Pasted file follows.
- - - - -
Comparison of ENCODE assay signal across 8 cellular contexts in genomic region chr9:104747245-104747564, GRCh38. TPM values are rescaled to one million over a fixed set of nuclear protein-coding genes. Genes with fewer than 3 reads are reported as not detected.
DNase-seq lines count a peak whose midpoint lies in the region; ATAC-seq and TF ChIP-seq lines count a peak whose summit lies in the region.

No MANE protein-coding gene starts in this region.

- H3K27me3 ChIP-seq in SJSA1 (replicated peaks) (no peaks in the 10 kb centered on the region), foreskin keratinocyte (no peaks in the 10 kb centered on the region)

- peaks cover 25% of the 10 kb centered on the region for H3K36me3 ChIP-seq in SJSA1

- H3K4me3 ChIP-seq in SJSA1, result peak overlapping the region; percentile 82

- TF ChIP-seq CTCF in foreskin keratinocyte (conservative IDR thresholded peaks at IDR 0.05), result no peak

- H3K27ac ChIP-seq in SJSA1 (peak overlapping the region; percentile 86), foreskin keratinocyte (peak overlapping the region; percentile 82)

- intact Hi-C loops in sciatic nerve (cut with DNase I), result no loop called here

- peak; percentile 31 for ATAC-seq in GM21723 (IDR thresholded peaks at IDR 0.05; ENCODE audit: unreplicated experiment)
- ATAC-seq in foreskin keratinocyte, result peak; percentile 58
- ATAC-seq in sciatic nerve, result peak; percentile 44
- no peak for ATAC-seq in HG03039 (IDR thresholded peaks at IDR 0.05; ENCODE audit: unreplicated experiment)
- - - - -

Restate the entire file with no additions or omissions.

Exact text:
Comparison of ENCODE assay signal across 8 cellular contexts in genomic region chr9:104747245-104747564, GRCh38. TPM values are rescaled to one million over a fixed set of nuclear protein-coding genes. Genes with fewer than 3 reads are reported as not detected.
DNase-seq lines count a peak whose midpoint lies in the region; ATAC-seq and TF ChIP-seq lines count a peak whose summit lies in the region.

No MANE protein-coding gene starts in this region.

- H3K27me3 ChIP-seq in SJSA1 (replicated peaks) (no peaks in the 10 kb centered on the region), foreskin keratinocyte (no peaks in the 10 kb centered on the region)

- peaks cover 25% of the 10 kb centered on the region for H3K36me3 ChIP-seq in SJSA1

- H3K4me3 ChIP-seq in SJSA1, result peak overlapping the region; percentile 82

- TF ChIP-seq CTCF in foreskin keratinocyte (conservative IDR thresholded peaks at IDR 0.05), result no peak

- H3K27ac ChIP-seq in SJSA1 (peak overlapping the region; percentile 86), foreskin keratinocyte (peak overlapping the region; percentile 82)

- intact Hi-C loops in sciatic nerve (cut with DNase I), result no loop called here

- peak; percentile 31 for ATAC-seq in GM21723 (IDR thresholded peaks at IDR 0.05; ENCODE audit: unreplicated experiment)
- ATAC-seq in foreskin keratinocyte, result peak; percentile 58
- ATAC-seq in sciatic nerve, result peak; percentile 44
- no peak for ATAC-seq in HG03039 (IDR thresholded peaks at IDR 0.05; ENCODE audit: unreplicated experiment)